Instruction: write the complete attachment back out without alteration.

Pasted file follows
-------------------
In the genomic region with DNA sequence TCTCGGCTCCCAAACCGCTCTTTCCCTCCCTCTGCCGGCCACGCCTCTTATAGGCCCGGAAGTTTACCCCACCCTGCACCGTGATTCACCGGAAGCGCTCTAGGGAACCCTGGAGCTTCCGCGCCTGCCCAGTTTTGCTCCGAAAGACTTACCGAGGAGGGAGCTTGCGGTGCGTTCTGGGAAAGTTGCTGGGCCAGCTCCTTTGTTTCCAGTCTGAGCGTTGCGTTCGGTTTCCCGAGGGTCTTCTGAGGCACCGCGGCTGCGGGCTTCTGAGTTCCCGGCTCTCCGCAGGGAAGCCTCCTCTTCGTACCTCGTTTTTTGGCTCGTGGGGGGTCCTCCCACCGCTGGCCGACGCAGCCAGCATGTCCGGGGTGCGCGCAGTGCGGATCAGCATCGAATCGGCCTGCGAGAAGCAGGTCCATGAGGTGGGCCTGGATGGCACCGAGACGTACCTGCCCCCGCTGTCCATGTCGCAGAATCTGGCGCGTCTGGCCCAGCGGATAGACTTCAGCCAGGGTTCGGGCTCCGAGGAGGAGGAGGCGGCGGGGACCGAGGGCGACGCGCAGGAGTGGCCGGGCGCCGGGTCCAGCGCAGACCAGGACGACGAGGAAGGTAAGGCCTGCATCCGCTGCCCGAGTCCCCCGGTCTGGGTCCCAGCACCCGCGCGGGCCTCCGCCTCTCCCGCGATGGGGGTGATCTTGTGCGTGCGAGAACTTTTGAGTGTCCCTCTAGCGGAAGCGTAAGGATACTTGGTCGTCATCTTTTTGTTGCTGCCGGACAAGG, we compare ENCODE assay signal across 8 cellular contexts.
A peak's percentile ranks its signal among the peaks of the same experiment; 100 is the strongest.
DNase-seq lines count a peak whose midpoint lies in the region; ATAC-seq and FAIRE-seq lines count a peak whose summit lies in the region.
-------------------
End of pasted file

In the genomic region with DNA sequence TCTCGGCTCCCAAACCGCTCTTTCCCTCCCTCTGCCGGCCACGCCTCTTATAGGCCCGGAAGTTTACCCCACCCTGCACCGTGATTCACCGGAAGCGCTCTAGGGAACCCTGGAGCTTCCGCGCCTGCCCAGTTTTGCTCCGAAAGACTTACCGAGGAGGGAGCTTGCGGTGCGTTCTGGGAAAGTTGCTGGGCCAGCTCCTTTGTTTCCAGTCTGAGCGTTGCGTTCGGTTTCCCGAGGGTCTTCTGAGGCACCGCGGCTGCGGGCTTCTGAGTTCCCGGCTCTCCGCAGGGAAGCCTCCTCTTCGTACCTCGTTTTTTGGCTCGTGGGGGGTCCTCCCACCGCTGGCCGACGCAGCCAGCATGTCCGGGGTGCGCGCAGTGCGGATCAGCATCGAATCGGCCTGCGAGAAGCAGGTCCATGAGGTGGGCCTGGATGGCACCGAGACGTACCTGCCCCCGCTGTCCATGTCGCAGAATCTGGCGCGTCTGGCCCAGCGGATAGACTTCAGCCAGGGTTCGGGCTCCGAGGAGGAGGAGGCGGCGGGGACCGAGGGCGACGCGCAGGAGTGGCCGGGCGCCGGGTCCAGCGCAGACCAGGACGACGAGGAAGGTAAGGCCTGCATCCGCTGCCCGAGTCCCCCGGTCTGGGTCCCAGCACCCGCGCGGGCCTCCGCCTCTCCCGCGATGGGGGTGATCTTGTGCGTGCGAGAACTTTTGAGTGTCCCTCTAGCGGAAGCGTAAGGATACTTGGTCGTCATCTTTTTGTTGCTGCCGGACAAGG, we compare ENCODE assay signal across 8 cellular contexts.
A peak's percentile ranks its signal among the peaks of the same experiment; 100 is the strongest.
DNase-seq lines count a peak whose midpoint lies in the region; ATAC-seq and FAIRE-seq lines count a peak whose summit lies in the region.